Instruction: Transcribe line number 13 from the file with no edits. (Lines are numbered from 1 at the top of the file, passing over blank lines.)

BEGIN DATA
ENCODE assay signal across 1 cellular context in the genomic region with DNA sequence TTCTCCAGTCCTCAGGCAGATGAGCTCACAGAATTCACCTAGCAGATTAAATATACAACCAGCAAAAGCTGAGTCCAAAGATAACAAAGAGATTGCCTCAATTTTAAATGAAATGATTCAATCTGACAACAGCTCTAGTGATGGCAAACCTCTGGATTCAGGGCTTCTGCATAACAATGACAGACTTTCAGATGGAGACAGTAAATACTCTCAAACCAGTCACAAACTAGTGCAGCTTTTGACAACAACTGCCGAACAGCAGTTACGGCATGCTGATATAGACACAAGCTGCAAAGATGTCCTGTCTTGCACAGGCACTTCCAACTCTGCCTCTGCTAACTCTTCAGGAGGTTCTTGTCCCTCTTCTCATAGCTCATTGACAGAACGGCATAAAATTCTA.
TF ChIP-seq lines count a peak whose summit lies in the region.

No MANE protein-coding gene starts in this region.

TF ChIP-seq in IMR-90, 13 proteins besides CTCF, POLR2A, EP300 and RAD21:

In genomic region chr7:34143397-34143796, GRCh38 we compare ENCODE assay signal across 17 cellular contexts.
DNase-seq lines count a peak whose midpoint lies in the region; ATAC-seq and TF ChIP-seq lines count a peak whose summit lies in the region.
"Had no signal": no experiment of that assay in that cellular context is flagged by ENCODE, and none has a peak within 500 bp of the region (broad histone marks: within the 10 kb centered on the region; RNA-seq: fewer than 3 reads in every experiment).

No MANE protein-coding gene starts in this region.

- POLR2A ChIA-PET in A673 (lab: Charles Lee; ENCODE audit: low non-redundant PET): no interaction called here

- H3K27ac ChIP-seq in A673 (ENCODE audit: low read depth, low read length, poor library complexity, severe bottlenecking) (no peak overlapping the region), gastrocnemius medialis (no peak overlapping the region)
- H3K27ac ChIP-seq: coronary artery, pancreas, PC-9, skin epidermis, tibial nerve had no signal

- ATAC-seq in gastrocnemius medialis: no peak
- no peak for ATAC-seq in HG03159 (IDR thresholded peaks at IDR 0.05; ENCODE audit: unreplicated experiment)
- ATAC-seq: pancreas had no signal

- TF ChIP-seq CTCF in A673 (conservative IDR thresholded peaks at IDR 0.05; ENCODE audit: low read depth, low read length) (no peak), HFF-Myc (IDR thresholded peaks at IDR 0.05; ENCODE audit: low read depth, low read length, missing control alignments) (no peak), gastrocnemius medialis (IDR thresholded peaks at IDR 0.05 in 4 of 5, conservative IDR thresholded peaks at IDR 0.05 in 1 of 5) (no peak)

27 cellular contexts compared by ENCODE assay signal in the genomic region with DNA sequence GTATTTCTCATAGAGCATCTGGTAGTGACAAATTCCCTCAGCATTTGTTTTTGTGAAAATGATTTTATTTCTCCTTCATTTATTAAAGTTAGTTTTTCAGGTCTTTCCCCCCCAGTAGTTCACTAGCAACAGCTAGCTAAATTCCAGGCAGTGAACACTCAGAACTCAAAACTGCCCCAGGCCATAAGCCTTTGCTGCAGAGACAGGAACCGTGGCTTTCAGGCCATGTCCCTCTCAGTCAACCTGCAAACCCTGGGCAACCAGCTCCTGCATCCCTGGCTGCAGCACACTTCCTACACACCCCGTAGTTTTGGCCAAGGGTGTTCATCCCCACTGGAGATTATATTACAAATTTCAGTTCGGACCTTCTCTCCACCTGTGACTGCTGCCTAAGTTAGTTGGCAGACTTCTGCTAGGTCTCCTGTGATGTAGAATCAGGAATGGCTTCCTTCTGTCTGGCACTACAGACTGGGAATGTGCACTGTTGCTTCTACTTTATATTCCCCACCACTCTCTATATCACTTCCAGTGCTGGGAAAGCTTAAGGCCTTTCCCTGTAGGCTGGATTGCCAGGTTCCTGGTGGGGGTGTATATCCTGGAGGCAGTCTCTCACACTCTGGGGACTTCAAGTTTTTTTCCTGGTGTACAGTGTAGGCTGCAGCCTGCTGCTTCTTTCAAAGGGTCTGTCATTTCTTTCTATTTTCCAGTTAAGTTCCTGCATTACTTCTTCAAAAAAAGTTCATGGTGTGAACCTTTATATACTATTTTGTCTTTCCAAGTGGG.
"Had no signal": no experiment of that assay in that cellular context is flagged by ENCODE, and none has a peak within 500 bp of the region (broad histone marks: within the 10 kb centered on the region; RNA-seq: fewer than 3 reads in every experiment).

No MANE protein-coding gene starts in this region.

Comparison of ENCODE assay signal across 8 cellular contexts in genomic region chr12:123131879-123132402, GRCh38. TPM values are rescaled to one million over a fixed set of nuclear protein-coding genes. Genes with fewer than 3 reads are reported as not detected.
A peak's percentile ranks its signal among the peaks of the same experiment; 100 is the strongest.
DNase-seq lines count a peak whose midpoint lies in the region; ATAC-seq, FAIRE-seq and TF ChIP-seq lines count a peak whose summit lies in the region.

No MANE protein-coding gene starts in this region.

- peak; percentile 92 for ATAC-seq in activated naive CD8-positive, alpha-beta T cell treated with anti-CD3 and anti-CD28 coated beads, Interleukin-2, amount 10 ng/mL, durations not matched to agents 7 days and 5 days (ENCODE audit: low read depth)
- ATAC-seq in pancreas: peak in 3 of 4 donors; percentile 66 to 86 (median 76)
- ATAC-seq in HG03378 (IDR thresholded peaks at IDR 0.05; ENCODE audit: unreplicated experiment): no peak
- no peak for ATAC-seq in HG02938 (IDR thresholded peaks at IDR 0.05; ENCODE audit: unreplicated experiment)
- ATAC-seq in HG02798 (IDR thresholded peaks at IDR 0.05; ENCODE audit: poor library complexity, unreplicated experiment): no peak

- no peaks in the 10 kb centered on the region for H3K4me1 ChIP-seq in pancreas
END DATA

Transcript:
- no peak for ATAC-seq in HG03159 (IDR thresholded peaks at IDR 0.05; ENCODE audit: unreplicated experiment)